Power Grid Corp. of India Ltd’s shares hit a new 52-week high after its board approved an additional investment of Rs1,935 crore on Monday. At a time when power sector reforms remain only on paper, Power Grid is one company which has chalked up ambitious capacity expansion plans.

photoIt is targeting a capital expenditure of Rs20,000 crore for the current fiscal, well above the Rs14,600 crore it spent in 2011-12. Similarly, the company has also guided for a Rs17,500 crore addition to its gross block (or capitalization), which should potentially translate into better earning power.

The fact that the company has largely avoided any negative earnings revision has reflected in the stock’s performance. An ultra-defensive, it is the best performing stock in the BSE Power Index and has beaten even the broader market over the past year.

To be sure, Power Grid has an assured return model. Moreover, as a transmission company, it is largely safe from the issues plaguing generation companies, as can be seen from its superior return on equity when compared with firms such as NTPC Ltd and NHPC Ltd.

That said, there are a couple of red flags, apart from its valuation premium, that surround Power Grid. One is its high leverage levels, which could necessitate raising equity, leading to dilution in earnings per share.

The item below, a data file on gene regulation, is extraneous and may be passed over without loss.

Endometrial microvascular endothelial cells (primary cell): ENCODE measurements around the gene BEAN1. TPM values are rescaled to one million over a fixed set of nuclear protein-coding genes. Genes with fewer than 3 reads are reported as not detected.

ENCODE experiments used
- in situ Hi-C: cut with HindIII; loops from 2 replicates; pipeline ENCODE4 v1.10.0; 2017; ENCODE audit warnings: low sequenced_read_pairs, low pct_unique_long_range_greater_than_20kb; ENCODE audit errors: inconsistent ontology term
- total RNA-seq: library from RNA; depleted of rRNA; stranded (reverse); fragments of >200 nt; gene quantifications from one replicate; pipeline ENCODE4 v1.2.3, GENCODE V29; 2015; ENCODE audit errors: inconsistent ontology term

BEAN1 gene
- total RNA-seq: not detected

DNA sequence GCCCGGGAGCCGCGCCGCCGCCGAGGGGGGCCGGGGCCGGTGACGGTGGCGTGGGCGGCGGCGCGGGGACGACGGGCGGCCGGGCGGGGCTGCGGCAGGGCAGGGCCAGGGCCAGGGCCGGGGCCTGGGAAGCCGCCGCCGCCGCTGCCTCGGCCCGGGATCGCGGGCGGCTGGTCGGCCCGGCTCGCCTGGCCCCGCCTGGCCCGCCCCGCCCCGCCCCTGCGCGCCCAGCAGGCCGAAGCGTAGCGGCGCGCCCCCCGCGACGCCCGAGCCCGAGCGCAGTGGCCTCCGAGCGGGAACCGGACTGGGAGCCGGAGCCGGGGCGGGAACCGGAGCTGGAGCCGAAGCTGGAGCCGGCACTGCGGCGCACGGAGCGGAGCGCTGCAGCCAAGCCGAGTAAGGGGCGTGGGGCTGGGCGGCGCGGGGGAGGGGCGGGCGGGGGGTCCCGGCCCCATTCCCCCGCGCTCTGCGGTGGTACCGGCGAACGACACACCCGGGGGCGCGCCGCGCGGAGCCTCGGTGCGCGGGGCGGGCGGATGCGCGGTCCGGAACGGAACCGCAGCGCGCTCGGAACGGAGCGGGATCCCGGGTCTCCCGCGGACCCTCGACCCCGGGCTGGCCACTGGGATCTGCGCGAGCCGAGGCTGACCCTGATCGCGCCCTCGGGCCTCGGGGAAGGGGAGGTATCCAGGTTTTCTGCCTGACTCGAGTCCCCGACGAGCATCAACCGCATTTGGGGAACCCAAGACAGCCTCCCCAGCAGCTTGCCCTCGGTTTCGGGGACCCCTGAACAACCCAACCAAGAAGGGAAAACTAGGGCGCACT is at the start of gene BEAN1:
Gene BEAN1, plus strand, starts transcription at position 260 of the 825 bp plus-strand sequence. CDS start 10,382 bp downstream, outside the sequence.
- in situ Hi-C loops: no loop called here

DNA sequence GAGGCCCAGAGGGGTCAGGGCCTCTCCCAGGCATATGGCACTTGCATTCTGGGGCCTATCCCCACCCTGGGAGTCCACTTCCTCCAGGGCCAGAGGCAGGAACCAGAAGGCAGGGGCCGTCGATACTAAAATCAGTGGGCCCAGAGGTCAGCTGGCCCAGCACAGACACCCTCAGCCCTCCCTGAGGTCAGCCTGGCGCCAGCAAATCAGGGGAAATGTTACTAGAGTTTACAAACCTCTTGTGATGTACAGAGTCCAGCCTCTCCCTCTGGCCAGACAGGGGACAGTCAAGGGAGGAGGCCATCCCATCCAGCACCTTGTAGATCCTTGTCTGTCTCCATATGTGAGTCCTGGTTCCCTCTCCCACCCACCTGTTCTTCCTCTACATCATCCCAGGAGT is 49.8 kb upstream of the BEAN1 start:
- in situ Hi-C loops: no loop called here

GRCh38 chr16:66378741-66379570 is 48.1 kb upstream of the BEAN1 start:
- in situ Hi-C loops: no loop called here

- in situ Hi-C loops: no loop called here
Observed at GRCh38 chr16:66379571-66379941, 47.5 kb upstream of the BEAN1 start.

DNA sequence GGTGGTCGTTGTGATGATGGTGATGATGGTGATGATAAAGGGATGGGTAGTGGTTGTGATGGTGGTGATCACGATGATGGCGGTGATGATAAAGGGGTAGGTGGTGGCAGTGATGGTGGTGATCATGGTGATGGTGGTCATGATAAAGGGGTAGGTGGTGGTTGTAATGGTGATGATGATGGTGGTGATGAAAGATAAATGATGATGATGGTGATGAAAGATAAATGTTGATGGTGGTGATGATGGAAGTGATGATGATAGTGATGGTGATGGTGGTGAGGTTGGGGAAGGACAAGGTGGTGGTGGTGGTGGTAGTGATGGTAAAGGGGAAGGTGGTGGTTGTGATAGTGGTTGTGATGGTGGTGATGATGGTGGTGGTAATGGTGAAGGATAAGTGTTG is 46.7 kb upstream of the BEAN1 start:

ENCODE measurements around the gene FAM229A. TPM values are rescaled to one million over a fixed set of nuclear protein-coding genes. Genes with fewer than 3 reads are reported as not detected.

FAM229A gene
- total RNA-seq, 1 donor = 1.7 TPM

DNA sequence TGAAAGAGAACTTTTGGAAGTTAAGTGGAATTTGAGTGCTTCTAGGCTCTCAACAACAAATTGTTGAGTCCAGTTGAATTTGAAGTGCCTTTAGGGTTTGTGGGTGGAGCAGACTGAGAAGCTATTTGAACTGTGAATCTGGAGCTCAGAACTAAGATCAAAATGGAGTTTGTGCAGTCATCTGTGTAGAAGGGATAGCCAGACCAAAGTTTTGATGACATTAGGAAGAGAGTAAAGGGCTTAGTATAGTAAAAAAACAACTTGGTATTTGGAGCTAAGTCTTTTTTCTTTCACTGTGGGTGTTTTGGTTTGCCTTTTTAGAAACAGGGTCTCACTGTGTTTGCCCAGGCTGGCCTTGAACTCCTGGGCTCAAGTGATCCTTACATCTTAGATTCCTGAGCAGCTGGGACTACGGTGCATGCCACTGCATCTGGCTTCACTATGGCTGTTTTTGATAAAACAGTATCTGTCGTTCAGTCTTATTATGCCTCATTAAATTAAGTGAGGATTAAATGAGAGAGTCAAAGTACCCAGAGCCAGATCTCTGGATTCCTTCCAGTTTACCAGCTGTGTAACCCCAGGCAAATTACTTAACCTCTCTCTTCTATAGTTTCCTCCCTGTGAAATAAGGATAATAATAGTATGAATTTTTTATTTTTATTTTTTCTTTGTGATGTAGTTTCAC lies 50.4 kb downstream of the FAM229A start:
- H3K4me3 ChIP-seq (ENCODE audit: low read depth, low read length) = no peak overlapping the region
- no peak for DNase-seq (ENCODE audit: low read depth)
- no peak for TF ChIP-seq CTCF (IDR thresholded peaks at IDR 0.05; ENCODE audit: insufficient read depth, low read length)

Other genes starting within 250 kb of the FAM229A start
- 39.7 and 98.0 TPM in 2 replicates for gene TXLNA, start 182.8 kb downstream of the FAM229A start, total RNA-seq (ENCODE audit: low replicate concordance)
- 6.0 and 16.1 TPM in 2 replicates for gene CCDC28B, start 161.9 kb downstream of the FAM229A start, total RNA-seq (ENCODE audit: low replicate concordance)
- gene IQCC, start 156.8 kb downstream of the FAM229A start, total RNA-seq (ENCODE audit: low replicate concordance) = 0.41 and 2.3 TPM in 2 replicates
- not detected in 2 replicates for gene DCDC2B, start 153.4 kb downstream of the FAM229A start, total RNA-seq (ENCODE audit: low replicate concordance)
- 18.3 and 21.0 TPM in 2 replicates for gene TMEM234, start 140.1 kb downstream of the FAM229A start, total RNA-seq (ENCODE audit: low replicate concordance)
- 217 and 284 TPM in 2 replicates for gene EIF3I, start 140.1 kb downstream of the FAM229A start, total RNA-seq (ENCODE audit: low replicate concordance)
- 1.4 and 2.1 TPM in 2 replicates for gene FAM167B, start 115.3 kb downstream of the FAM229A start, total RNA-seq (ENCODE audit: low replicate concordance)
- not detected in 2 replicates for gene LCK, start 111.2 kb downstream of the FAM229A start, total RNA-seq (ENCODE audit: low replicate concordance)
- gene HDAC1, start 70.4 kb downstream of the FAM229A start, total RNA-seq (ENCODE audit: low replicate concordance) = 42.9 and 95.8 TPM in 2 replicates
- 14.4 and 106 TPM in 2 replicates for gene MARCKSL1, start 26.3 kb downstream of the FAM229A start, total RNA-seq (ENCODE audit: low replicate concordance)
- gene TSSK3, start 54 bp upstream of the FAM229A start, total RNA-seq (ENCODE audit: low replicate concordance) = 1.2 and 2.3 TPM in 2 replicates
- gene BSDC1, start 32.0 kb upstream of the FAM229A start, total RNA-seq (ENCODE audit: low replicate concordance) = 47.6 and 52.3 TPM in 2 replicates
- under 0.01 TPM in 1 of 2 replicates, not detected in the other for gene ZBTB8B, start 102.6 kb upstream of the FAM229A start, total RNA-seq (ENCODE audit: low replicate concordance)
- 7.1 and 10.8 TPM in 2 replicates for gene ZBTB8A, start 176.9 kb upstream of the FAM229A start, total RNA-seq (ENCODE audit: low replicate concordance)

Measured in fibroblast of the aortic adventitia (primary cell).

Power Grid’s debt-to-equity ratio at the end of fiscal 2012 was 2.16 times. That means the company may well have to raise fresh equity capital to achieve the capex of Rs20,000 crore. However, it has ruled out that option for the next couple of fiscal years, instead relying on internal accruals and debt. In any case, that shouldn’t pose any problems as interest on such debt is a pass-through for this firm.

The second issue, which Tata Capital pointed out in a recent note, is that more than half of Power Grid’s capex target in the 12th Five-Year Plan is related to the commissioning schedules of power producers compared with 11.5% in the previous one. That means that if the current scenario of delays in capacity addition continues, it will have some impact.

Thus, while returns may be regulated, growth may be compromised in the medium term.

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